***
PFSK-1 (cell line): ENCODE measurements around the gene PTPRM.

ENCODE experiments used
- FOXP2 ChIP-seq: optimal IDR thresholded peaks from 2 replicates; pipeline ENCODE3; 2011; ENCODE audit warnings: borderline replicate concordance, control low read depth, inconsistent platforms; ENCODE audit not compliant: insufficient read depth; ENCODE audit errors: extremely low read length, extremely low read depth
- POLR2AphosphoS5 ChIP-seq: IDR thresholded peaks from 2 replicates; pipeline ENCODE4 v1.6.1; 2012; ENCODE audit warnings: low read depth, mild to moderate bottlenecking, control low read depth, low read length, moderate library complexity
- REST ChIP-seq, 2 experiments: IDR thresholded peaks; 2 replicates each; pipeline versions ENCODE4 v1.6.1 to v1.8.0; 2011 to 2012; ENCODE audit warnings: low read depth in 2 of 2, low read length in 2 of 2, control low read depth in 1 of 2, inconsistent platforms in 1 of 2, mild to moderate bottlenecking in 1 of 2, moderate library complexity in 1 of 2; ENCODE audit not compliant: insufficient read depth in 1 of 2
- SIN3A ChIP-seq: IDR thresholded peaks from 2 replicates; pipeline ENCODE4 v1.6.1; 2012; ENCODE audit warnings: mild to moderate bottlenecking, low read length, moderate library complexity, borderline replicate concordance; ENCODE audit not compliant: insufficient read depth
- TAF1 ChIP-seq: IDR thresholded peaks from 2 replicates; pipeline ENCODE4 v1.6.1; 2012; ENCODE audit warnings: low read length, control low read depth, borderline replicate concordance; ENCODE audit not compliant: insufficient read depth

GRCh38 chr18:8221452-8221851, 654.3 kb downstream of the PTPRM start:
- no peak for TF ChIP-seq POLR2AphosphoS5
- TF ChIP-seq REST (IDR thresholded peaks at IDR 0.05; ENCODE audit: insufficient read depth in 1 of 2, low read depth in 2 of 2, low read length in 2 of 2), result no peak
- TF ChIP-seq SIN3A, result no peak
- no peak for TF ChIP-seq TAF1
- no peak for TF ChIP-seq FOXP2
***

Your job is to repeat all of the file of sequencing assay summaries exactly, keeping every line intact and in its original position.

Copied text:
PFSK-1 (cell line): ENCODE measurements around the gene PTPRM.

ENCODE experiments used
- FOXP2 ChIP-seq: optimal IDR thresholded peaks from 2 replicates; pipeline ENCODE3; 2011; ENCODE audit warnings: borderline replicate concordance, control low read depth, inconsistent platforms; ENCODE audit not compliant: insufficient read depth; ENCODE audit errors: extremely low read length, extremely low read depth
- POLR2AphosphoS5 ChIP-seq: IDR thresholded peaks from 2 replicates; pipeline ENCODE4 v1.6.1; 2012; ENCODE audit warnings: low read depth, mild to moderate bottlenecking, control low read depth, low read length, moderate library complexity
- REST ChIP-seq, 2 experiments: IDR thresholded peaks; 2 replicates each; pipeline versions ENCODE4 v1.6.1 to v1.8.0; 2011 to 2012; ENCODE audit warnings: low read depth in 2 of 2, low read length in 2 of 2, control low read depth in 1 of 2, inconsistent platforms in 1 of 2, mild to moderate bottlenecking in 1 of 2, moderate library complexity in 1 of 2; ENCODE audit not compliant: insufficient read depth in 1 of 2
- SIN3A ChIP-seq: IDR thresholded peaks from 2 replicates; pipeline ENCODE4 v1.6.1; 2012; ENCODE audit warnings: mild to moderate bottlenecking, low read length, moderate library complexity, borderline replicate concordance; ENCODE audit not compliant: insufficient read depth
- TAF1 ChIP-seq: IDR thresholded peaks from 2 replicates; pipeline ENCODE4 v1.6.1; 2012; ENCODE audit warnings: low read length, control low read depth, borderline replicate concordance; ENCODE audit not compliant: insufficient read depth

GRCh38 chr18:8221452-8221851, 654.3 kb downstream of the PTPRM start:
- no peak for TF ChIP-seq POLR2AphosphoS5
- TF ChIP-seq REST (IDR thresholded peaks at IDR 0.05; ENCODE audit: insufficient read depth in 1 of 2, low read depth in 2 of 2, low read length in 2 of 2), result no peak
- TF ChIP-seq SIN3A, result no peak
- no peak for TF ChIP-seq TAF1
- no peak for TF ChIP-seq FOXP2